Miss Nevada has been abducted by aliens on numerous occasions. The stage spotlights appear to make her extremely nervous, and occasionally she addresses her interviewer as 9th Star Master. Miss Alabama has built her own nuclear device. She has a list of demands. Miss South Carolina wants to pursue a career in Hollywood. Miss North Carolina can kiss her own elbow. We try to kiss our own elbows, but it’s a lot harder than it looks on television. Please hold me tight, I think I’m falling.
Miss Virginia and Miss Michigan are Siamese twins. Miss Maryland wants to be in Broadway musicals. Miss Montana is an arsonist. She is in love with fire. Miss Texas is a professional hit woman. She performs exorcisms on the side. She says that she is keeping her eye on Miss New Jersey.
Miss Kansas wants to be a weather girl.
Miss Rhode Island has big hair, all tendrilly looking and slicky-sleek. The top part of her jiggles as she wheels herself on stage in an extremely battered-looking wheelchair. She just has the two arms, but she seems to have too many legs. Also too many teeth. We have seen her practicing water ballet in the hotel swimming pool. (Later, during the talent show, she will perform in a tank made of specially treated glass.) We have to admit Miss Rhode Island has talent but we have trouble saying her name. Too many sibilants. Also, at breakfast her breath smells of raw fish and at night the hoarse mutterings of spells, incantations, the names of the elder gods heard through the wall have caused us to lose sleep.
—“Shoe and Marriage”
Kelly Link’s STRANGER THINGS HAPPEN is by far the best book I’ve discovered this year. Not just in this little project, but in 2012 overall. Possibly also 2011. 1Q84 might (or might not) be just a little bit better, but only because Link lost me a bit on “Carnation, Lily, Lily, Rose.” Nothing else comes close. (“Carnation, Lily, Lily, Rose” is the first story of STRANGER THINGS HAPPEN. If you don’t like it, persevere. You’ll thank me later.)
STRANGER THINGS HAPPEN is a short story collection. Link takes two main approaches: Mashups and deconstructions of myths and fairy tales, and surreal horror. The mashups and deconstructions are very good; “Travels With the Snow Queen” and “Flying Lessons” are particularly well done, and “Shoe and Marriage” has an out-spiraling riff on Miss America (quoted only in part above; you should not miss Miss New Jersey) that beats almost any other moment in the book for hilarity and fecundity of imagination. The horror, though, is the best I’ve read. “Water Off a Black Dog’s Back” and “The Specialist’s Hat” are creepy in ways whose mechanisms I do not understand. I had bad dreams. Fiction doesn’t give me bad dreams. It turns out I like it when it does, I guess.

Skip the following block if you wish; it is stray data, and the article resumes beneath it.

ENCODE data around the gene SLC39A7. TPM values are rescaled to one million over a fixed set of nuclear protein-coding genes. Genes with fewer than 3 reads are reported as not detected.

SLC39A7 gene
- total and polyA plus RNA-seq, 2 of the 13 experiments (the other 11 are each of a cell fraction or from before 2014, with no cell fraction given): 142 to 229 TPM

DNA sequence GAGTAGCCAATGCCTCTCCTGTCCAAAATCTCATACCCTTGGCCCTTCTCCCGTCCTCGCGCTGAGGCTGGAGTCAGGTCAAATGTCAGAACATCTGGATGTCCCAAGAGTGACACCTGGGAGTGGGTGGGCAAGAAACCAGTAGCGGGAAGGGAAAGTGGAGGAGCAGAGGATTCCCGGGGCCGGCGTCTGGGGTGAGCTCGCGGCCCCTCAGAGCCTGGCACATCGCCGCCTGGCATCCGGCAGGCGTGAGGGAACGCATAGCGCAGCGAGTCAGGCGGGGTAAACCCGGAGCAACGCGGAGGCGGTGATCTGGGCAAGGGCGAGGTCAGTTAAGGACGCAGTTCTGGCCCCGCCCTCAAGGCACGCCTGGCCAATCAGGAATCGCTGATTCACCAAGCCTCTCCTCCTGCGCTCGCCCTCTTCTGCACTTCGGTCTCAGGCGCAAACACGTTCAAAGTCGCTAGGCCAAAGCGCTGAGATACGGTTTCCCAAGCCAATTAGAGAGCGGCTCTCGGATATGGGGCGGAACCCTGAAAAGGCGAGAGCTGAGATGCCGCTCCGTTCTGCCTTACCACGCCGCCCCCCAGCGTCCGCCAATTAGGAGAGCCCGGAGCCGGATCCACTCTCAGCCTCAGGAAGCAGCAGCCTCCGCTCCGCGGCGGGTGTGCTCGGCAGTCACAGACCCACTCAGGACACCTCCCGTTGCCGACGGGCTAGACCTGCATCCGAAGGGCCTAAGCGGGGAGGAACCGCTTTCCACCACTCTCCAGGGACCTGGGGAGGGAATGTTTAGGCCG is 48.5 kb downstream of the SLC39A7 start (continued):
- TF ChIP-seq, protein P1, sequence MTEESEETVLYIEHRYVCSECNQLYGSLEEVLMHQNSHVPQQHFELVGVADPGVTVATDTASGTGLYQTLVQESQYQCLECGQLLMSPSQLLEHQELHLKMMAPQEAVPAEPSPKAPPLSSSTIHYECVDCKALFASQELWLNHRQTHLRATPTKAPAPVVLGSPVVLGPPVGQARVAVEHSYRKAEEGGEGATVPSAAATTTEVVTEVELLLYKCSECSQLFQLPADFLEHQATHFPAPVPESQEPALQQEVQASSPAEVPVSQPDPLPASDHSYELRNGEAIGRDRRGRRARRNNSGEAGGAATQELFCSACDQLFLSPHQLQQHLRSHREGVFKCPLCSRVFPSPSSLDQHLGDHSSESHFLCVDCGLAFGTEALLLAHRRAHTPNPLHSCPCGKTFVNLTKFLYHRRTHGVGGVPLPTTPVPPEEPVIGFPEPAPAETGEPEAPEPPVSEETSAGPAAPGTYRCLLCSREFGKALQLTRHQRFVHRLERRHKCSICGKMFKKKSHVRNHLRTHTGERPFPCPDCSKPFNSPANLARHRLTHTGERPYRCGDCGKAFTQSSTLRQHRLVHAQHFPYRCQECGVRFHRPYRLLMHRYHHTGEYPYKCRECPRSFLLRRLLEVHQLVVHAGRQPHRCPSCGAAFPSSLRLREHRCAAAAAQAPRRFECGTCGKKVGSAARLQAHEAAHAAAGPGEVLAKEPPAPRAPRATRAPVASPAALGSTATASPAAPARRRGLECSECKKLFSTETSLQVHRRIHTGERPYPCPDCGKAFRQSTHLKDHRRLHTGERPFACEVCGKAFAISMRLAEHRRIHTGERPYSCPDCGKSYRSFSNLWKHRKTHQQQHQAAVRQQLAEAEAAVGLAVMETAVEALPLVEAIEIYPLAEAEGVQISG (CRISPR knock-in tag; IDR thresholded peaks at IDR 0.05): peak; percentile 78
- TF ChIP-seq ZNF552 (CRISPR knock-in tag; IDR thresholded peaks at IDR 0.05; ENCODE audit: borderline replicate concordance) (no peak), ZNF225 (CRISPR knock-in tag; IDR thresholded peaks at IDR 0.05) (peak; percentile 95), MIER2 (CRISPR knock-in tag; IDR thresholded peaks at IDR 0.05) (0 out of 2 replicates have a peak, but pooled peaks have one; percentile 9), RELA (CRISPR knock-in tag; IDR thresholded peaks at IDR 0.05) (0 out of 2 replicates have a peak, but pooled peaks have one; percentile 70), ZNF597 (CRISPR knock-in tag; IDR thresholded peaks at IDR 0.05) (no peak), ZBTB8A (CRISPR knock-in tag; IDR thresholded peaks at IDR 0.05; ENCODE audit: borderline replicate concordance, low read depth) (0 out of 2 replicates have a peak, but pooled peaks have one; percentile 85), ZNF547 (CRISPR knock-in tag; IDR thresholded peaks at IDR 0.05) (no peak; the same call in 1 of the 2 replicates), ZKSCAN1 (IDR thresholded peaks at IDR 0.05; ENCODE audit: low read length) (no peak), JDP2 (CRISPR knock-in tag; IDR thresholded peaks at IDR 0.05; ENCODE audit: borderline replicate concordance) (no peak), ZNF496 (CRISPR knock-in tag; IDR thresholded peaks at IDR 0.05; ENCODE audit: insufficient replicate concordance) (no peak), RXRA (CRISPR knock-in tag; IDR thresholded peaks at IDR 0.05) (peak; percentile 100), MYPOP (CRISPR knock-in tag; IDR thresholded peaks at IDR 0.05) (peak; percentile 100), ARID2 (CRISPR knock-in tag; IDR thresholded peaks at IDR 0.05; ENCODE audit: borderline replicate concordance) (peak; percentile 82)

Link’s work is magic realism in the vein of the usual suspects, who to me are Borges, Bulgakov, Calvino, Harlan Ellison, Marquez, Murakami, maybe Saramago, and Gene Wolfe (which is not to imply that no female suspects exist, just that I haven’t read them). Her shade into horror is particularly reminiscent of Ellison (say “Croatoan” or “The Whimper of Whipped Dogs” or “All the Birds Come Home to Roost”) and Wolfe (notably “Seven American Nights”), which I mention mostly because it’s Wolfe and Ellison who benefit by the comparison. Anyway, the point of all this is just to say that it’s hard to imagine anyone who likes literary fiction not liking STRANGER THINGS HAPPEN. Her fantasy isn’t secondary-world or urban fantasy where you’ve got to absorb a new cosmology before your hit of story; her horror isn’t monster-based or gory in the ways that tend to squick people. If you don’t like being creeped out at all, then skip “Water Off a Black Dog’s Back” and “The Specialist’s Hat” (“Louise’s Ghost” is not horror), but for Christ’s sake read the rest.
I suppose I have two caveats for prospective lectors. One is that, if you yearn for explanations, prepare for disappointment. Personally, I love reading a story where I don’t quite get what’s going on, but think I could if I dug into it; that’s presumably either a source or a consequence of my affection for Gene Wolfe. The other is a certain sameness in the narrative voice. It’s a good voice; Link’s language is extremely clear and accessible, as you see above, her images vivid and startling but precise. So it’s not a huge defect. But it can snag the attention just a little bit if you read three or four stories in a row.
Which you will. Or, anyway, should.
(P.S. Mary Robinette Kowal was patient enough to come by my post on SHADES OF MILK AND HONEY and educate me a bit on what she was trying to do there. So we’ve got a bit of back-and-forth in the comments, of which her half at least is worth reading.)